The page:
However, “rational programming says you should not air live Met broadcasts on Saturday afternoon,” Mitchell said. “Opera drives away listeners.”
Friday or Sunday nights are more suitable places for opera broadcasts, he said. However the Met and its sponsor Texaco require that the freely provided broadcasts be aired live.
The problem for stations is that opera turns off a substantial number of otherwise loyal public radio listeners.
Mitchell said stations can’t afford to drive away people for extended periods. Alienated listeners are less likely to financially support the station, he said.
This is compounded by the fact that “you don’t get much money out of opera listeners,” he said.
According to Gardiner, “Some of the intuition about the willingness of the opera audience to pledge is dead wrong. The intuition [that they are big contributors] is not demonstrated.”
In a study of 36 public radio stations, Giovannoni’s research revealed that on five of them, the opera broadcasts were a “powerful core service” to listeners. But on 19 stations, the Met broadcast “repulsed” core audiences.
Opera has a small but fanatically zealous and vociferous audience, McCauley said. “Pound for pound they have a lot of clout. Opera listeners are not to be trifled with.”
The December issue of MPR’s quarterly newsletter told opera listeners they could still hear the Met on the three commercial WBACH stations along the southern coast and midcoast. The problem is that the stations don’t reach far inland or Down East.
According to Gardiner, Roughly a fifth of MPR’s members live beyond the reach of WBACH’s stations. They include residents of the Bangor area.
Telling residents to listen to another set of radio stations seems an “affront,” McCauley said. He has never heard of anything like it at any other public radio station in the nation.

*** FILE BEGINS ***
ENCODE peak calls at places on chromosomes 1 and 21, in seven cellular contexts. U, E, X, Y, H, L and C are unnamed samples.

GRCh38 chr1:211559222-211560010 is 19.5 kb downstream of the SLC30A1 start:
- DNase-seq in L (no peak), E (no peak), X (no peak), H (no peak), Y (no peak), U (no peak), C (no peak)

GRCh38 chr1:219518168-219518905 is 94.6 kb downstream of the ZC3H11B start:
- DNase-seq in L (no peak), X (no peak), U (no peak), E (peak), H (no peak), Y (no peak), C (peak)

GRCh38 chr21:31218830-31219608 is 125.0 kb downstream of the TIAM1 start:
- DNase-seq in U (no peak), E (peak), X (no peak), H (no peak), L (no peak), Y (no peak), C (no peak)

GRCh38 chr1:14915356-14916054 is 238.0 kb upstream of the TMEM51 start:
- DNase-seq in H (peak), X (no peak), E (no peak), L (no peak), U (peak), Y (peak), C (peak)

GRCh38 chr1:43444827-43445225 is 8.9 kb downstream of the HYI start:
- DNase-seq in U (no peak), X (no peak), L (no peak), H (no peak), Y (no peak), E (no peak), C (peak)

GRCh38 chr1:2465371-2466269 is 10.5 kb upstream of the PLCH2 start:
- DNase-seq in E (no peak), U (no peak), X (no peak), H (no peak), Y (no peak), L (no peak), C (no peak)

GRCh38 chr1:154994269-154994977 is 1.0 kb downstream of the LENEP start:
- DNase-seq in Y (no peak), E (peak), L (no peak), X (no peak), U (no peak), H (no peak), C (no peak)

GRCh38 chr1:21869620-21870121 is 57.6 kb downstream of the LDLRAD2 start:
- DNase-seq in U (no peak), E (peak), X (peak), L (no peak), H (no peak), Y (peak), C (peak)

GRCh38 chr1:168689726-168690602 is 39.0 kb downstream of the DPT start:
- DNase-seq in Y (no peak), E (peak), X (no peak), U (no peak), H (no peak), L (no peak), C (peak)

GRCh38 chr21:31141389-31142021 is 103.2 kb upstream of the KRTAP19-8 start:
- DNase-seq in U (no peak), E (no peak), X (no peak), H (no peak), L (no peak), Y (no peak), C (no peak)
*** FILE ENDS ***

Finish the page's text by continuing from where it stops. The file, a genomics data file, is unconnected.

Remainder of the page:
The newsletter note was “a PR blunder,” Gardiner admitted. “I think it was a mistake because Airplay [the newsletter] is not a targeted mailing.”
Despite the low afternoon ratings, the changes come at a time when both MPR’s cumulative audience and its membership are rising.
The audience that listens at least once a week has risen from roughly 100,000 five years ago to 125,000 today.
MPR has seen its membership nearly double since 1992, leaping from 11,550 in 1992 to 22,951 today. Member contributions have almost tripled from $644,000 to more than $1.7 million.
Though they downplay the connection, recapturing listeners can mean gaining more contributors or larger contributions.
According to Beck, the more hours a person listens the more likely he or she will become member, or if already a member, the more money he or she will contribute.
Giovannoni’s firm, Audience Research Analysis, has found that listener satisfaction is a better predictor of financial support than personal wealth.
These findings are important in light of the fact that during the last 15 years “listener-sensitive income has grown from one of the smallest single sources of funding to the largest,” according to Giovannoni.
As state and federal subsidies continue to decline, public radio relies more heavily on listener and underwriter support, he has written. “In other words, programming decisions are fast becoming ‘investment’ decisions as they increasingly determine … budgets.”
Amid all the talk of ratings, revenues and listener loyalty, UM’s McCauley said that public radio was founded with the purpose of “reaching listeners who otherwise were not being served.” “The economically rational thing to do is to serve your core audience well,” he said. “He who pays the piper definitely calls the tune. But then where is the public in Public Radio?”